HELOCs usually come with terms ranging from 5 to 30 years. Unlike other home equity loans, though, your HELOC will feature two distinct phases, the draw period in which you can borrow money and the repayment period in which you pay back what you’ve drawn.

Draw Period

During the draw period, you can borrow money up to your HELOC’s credit limit. Say you qualify for a HELOC of $90,000. During the draw period, you can borrow up to that amount.

It can vary by lender, but a HELOC’s draw period typically lasts 10 years. During the draw period, most lenders require that you only pay the interest on what you borrow. This means that your monthly payments, depending on how much you borrow during this period, tend to be lower.

Repayment Period 

Once your HELOC’s draw period ends, your loan enters its repayment period and you can no longer draw funds. During the repayment period, you’ll have to pay back what you borrowed – your loan’s principal balance – and the interest on this amount. This means that your monthly payments will rise during this period.

How much you pay each month depends on how much you borrowed during the draw period, your interest rate and your loan’s term. If you took out a 30-year HELOC with a 10-year draw period, your repayment period will last 20 years.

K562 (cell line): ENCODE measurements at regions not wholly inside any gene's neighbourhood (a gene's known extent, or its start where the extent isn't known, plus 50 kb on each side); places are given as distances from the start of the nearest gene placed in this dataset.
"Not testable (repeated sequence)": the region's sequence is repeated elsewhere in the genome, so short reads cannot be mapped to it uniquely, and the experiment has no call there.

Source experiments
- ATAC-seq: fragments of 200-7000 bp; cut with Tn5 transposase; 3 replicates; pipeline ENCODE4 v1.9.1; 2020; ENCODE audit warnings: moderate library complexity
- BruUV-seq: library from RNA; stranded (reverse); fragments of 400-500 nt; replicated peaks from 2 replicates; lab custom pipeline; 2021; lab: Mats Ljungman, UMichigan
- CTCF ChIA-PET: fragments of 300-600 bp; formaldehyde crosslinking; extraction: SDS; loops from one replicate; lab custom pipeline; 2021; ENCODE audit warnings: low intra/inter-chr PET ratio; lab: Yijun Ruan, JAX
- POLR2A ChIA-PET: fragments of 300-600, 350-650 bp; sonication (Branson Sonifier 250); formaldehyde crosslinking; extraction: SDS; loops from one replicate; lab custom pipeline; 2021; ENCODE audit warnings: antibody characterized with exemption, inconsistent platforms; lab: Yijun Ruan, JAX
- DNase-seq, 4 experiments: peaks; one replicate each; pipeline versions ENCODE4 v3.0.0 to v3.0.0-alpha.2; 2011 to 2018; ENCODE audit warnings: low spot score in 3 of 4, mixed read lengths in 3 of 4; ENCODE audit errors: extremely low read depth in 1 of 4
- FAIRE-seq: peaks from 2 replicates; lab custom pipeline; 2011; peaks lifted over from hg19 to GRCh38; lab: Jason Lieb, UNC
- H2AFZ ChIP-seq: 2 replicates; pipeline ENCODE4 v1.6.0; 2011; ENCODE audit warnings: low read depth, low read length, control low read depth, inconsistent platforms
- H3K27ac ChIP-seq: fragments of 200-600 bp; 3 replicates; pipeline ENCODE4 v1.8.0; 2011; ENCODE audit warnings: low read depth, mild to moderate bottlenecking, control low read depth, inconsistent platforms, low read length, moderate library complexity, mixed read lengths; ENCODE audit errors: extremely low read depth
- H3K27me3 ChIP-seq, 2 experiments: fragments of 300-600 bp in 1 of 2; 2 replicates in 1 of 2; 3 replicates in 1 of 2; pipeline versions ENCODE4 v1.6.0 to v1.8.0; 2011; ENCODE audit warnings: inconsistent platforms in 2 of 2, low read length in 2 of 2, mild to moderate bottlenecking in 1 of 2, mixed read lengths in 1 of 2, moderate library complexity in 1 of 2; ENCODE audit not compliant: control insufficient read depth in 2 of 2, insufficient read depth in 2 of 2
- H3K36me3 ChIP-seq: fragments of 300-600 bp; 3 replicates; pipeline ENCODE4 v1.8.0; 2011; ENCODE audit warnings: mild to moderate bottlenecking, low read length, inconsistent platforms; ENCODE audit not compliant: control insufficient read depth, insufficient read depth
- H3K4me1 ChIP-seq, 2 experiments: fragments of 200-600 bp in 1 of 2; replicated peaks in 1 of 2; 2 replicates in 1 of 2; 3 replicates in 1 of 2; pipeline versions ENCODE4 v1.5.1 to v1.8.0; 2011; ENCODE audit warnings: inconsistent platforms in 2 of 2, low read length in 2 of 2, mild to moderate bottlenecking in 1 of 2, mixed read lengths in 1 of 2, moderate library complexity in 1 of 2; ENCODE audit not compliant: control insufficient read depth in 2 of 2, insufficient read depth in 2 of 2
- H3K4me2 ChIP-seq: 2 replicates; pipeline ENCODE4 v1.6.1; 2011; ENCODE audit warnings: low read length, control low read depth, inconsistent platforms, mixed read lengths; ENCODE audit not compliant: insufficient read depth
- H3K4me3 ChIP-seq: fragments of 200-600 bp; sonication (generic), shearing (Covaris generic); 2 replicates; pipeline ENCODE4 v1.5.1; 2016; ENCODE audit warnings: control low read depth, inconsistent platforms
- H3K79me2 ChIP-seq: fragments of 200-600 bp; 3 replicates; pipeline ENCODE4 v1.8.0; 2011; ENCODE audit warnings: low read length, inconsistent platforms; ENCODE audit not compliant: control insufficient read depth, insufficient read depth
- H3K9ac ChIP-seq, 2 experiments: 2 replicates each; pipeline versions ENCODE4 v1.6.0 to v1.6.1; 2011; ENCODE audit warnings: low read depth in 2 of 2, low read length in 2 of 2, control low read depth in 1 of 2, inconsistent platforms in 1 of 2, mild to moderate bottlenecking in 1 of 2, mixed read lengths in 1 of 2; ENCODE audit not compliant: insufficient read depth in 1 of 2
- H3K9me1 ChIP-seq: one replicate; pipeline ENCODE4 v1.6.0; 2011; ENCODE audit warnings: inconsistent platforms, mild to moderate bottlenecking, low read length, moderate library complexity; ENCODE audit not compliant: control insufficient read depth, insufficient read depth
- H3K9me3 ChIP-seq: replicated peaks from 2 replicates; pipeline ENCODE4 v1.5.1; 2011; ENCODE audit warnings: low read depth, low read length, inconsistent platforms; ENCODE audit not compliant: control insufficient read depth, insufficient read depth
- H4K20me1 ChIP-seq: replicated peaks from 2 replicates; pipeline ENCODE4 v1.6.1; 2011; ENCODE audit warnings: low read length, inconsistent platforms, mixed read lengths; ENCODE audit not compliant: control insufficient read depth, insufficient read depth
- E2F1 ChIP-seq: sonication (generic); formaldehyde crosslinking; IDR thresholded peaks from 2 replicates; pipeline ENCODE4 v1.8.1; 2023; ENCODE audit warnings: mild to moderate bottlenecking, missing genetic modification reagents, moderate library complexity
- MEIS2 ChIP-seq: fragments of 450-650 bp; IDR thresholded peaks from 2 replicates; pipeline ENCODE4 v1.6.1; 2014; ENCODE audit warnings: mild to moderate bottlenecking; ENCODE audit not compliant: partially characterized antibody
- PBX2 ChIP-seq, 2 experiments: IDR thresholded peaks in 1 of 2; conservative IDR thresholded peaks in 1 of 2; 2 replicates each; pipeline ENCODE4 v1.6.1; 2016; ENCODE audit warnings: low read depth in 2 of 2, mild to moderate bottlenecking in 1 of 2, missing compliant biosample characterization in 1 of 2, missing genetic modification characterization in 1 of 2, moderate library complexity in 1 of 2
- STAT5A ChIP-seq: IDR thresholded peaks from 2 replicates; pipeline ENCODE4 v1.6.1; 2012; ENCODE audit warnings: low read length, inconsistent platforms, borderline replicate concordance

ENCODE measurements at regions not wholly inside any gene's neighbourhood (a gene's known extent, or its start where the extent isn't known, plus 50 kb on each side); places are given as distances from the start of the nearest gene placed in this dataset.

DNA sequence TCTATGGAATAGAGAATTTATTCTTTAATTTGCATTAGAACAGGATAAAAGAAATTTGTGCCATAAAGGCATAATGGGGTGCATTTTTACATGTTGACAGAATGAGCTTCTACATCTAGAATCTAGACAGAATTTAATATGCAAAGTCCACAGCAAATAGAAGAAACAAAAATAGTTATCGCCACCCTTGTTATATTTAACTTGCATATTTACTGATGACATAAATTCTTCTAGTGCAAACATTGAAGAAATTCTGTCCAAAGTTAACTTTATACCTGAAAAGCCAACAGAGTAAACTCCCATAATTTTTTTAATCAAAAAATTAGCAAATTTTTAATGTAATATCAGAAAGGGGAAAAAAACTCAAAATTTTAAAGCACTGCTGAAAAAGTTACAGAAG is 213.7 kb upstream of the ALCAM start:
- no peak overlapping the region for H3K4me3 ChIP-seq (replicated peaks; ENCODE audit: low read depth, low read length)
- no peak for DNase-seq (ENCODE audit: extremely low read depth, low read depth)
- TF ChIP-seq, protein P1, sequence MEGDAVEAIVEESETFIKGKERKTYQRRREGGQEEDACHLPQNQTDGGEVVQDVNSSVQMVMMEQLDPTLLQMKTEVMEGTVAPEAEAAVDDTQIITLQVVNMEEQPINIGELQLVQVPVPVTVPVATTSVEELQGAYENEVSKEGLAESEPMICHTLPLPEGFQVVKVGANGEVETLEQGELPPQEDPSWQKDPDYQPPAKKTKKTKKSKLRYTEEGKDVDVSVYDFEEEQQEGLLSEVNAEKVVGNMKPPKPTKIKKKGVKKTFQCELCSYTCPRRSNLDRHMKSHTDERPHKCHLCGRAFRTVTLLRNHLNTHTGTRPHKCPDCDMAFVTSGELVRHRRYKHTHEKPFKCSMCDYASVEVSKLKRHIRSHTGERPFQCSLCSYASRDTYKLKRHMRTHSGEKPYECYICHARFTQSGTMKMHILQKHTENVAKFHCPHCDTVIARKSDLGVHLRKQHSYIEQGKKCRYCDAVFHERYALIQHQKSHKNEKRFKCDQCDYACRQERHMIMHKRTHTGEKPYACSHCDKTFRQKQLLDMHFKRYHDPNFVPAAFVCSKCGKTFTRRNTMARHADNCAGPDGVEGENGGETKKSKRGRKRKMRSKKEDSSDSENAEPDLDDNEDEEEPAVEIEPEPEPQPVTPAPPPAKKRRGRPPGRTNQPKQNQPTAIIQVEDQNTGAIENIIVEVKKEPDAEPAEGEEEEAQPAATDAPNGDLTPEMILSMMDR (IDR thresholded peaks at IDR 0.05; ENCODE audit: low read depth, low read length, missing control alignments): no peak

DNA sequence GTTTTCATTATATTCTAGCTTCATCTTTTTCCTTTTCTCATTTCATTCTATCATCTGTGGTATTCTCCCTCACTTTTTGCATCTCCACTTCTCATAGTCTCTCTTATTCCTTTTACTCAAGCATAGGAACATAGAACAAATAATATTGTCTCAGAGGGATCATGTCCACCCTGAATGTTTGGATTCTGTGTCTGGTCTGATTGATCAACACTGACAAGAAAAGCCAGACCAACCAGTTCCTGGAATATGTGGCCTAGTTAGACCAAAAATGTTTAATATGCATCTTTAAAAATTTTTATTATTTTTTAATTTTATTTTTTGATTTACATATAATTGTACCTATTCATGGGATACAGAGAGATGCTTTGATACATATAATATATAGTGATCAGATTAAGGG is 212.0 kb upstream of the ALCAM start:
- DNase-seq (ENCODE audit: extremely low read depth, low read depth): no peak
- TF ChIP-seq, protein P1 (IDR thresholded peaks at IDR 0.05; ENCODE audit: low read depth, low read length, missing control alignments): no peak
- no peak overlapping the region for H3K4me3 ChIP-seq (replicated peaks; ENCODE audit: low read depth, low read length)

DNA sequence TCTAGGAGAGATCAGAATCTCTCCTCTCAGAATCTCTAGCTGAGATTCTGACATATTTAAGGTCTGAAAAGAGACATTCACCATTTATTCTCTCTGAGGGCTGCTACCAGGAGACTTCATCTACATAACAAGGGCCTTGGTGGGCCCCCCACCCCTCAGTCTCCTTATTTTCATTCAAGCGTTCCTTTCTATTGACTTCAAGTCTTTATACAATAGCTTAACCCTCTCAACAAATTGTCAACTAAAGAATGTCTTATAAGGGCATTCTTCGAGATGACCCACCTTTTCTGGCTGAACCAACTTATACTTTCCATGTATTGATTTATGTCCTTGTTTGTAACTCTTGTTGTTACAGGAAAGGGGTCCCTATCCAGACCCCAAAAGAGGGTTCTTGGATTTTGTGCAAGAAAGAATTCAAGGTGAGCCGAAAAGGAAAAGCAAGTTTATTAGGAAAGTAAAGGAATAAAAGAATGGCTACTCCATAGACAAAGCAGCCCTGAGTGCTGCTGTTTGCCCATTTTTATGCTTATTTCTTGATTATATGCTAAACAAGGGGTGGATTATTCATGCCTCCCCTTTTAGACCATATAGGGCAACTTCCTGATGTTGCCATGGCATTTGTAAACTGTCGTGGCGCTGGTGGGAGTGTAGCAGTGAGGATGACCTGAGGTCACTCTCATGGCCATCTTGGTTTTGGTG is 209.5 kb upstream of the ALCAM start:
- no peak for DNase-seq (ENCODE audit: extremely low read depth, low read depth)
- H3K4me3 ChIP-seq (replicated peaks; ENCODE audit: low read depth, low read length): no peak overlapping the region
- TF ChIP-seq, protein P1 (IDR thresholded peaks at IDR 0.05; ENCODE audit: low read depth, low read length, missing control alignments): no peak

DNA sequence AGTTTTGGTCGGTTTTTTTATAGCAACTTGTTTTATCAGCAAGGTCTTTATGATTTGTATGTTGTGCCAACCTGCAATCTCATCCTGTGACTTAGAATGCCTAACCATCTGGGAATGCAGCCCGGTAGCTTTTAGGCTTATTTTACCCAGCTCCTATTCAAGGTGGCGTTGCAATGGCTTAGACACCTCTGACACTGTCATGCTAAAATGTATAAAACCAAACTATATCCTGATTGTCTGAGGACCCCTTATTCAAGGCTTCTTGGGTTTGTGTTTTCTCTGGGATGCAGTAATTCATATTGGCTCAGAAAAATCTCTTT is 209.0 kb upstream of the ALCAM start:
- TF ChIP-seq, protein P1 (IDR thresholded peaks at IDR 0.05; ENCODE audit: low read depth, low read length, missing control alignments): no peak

How Much Can You Borrow With A HELOC?

How much you can borrow with a HELOC varies by lender and how much equity you’ve built. Most lenders want their borrowers to maintain an 80% loan-to-value (LTV) ratio. This means that you’ll typically be able to borrow up to 80% of your home’s value with a HELOC.

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What Can You Use A HELOC For?

You can borrow against your HELOC for any type of purchase you’d like. That doesn’t mean that some uses of a HELOC don’t make more financial sense than others. It’s typically best to use a HELOC to help pay for big projects or one-off purchases. Unlike your credit card, you shouldn’t borrow against your HELOC for daily purchases.

Home Improvement

One of the best uses for a HELOC is to fund home improvement projects. If you use a HELOC to help pay for kitchen remodels, bathroom updates, a master bedroom addition or any project that increases the value of your home, you can deduct the interest that you pay on the money that you borrow on your income taxes.